It’s taken our family a while to get around to Netflix’s new series adaptation of Lemony Snicket’s A Series of Unfortunate Events, and it’s this guy’s fault.
As a child of the 90s, In Living Color was my introduction to sketch comedy, and I loved almost all of it. Almost. Jim Carrey’s Fire Marshall Bill disturbed my soul so deeply that I never fully recovered. I haven’t been able to enjoy him in anything since—not even Eternal Sunshine of the Spotless Mind.
So when I heard of Netflix’s new series, I thought of Carrey’s big screen version of Count Olaf, and I thought “Nawwww, I’m good.”
But if I’ve learned anything as a parent, it’s that kids have a way of wearing you down. And wear me down they did.
A Series of Unfortunate Events is based on the identically named thirteen-book novel series Daniel Handler (writing under the pen name Lemony Snicket). The series chronicles the lives of the Baudelaire children—Violet, Klaus, and their infant sister Sunny, who matches Violet’s inventive genius and Klaus’s logical bookishness with the razor-sharp edge of her incisors.
The story picks up on the day that the Baudelaire’s lives changed forever. While children enjoyed a picnic by the sea, their mansion burned to the ground, ostensibly killing their parents and leaving them orphans in the process.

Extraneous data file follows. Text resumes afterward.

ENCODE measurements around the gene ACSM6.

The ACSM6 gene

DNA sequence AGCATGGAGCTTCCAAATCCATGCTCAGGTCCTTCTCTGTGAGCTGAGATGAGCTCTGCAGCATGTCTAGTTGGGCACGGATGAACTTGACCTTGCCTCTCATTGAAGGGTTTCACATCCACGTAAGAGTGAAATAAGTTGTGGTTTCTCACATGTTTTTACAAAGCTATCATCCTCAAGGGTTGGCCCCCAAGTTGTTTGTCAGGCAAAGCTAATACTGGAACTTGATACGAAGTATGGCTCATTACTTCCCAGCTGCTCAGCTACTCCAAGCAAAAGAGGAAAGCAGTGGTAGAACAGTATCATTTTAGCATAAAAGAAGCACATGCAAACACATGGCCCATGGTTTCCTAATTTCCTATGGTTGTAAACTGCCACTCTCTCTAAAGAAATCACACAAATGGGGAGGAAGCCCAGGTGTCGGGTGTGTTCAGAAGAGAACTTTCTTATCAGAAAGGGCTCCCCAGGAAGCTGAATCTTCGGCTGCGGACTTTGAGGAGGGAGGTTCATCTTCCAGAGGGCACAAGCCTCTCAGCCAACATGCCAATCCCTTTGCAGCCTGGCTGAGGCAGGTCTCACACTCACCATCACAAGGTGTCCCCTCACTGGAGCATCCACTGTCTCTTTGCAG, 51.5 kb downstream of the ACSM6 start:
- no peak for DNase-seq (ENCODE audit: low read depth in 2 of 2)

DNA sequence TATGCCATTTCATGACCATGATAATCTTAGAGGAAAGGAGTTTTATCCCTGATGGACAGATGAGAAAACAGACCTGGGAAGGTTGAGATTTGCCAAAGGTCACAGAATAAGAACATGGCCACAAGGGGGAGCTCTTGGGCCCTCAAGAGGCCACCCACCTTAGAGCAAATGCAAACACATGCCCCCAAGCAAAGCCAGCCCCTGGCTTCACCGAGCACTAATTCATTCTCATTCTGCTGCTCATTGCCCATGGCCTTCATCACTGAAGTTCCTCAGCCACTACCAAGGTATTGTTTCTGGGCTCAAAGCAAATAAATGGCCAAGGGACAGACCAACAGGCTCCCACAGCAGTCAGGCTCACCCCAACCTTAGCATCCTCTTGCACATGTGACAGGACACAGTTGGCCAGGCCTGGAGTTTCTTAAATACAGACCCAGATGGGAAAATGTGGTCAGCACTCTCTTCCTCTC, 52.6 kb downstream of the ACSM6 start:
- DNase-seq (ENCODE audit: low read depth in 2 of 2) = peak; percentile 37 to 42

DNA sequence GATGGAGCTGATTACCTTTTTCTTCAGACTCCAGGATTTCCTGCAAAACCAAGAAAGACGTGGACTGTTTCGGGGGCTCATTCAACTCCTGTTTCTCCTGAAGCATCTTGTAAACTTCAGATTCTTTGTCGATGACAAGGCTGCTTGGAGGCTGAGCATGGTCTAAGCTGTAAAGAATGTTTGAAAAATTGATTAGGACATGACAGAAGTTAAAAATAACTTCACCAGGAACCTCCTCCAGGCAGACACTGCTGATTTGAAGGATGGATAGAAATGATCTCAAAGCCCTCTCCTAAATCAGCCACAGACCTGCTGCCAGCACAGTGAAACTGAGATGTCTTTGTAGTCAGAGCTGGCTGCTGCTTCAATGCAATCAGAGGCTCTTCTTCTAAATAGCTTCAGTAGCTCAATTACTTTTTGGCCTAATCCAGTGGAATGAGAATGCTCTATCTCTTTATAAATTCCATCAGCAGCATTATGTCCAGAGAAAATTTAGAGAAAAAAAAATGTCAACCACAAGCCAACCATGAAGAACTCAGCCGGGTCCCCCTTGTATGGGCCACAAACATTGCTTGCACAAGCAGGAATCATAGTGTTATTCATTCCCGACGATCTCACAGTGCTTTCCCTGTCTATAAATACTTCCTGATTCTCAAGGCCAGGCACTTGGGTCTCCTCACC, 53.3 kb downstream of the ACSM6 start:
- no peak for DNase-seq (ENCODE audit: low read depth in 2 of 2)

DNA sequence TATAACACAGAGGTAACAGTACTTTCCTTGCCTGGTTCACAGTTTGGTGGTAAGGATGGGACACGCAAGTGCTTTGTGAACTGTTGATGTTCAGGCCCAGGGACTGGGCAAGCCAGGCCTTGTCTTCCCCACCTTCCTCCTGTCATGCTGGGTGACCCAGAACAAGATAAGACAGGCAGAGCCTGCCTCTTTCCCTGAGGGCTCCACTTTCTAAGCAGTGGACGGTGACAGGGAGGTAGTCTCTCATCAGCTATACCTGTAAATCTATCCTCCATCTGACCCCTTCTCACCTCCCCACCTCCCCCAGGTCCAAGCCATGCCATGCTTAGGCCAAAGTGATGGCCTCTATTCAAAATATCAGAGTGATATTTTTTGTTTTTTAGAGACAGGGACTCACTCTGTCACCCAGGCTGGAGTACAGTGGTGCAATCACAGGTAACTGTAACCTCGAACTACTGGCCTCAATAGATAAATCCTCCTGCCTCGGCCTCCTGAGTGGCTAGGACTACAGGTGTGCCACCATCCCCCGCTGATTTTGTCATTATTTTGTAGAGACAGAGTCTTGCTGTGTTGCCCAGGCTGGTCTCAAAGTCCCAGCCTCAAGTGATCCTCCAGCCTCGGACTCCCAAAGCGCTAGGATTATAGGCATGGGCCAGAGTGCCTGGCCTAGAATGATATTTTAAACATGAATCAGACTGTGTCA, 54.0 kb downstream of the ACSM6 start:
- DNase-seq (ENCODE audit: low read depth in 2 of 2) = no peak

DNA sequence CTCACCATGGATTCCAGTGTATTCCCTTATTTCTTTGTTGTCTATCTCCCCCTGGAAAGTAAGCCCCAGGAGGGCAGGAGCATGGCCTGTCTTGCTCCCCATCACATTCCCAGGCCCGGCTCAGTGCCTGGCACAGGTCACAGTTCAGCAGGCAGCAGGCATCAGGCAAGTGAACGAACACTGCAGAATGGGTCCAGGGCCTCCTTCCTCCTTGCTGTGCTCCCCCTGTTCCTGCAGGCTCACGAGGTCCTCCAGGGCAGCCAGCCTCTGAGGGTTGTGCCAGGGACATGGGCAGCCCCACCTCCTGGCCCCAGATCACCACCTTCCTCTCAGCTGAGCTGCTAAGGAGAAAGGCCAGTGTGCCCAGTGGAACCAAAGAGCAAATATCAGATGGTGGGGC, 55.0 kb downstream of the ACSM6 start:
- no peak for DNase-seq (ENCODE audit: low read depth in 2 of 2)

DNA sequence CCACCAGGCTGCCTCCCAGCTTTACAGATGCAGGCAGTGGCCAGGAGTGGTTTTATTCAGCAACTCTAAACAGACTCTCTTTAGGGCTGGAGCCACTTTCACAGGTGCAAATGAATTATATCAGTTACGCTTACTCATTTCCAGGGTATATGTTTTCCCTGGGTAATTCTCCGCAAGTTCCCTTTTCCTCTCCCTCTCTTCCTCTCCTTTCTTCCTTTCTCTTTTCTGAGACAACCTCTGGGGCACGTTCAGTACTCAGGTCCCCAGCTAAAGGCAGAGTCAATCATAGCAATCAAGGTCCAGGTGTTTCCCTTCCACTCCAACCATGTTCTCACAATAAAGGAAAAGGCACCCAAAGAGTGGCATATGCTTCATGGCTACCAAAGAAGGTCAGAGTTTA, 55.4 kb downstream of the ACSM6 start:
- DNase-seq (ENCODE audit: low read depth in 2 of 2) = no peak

They end up in the care of Count Olaf, a scheming stage actor with no love for the children, but tremendous love for the money in their inheritance trust.
Count Olaf is played by Neil Patrick Harris—himself!—and y’all, I’ve unlocked the secret of Fire Marshall Bill trauma. NPH plays Olaf with humor, flair, and more than a little excessive drama, and it’s so delightful that I’m pretty sure all Count Olaf circuits in my brain have been rewritten to replace Carrey with Harris.
As fantastic as NPH is, he’s far from the only star performance. Lemony Snicket, the reporter who narrates the entire tale with a certain tongue-in-cheek, what-fourth-wall quality, is played by Patrick Warburton. His dry delivery calms the absurdity of the plotline and allows the story to ride a razor’s edge that had me chuckling and shaking my head often.
The rests of the adults in the cast are no slouches: Joan Cusack, Aasif Mandvi, Will Arnett, and Cobie Smulders all have important roles. Even the talent I didn’t recognize shines, and twin sisters Jacqueline and Joyce Robbins made me laugh often at their inept attempts at evildoing.
But the show is carried, truly, on two much younger backs. Malina Weissman’s Violet and Louis Hyne’s Klaus are perfect. They manage to be at once children, wise observers of the world, child detectives, and victims of this series of unfortunate events. I’ve no doubt that both young actors will be on our screens, big and small, for years to come.
If you haven’t started watching Netflix’s Lemony Snicket’s A Series of Unfortunate Events, pop some popcorn, snuggle up on the couch with your family, and get to binging. You won’t regret it.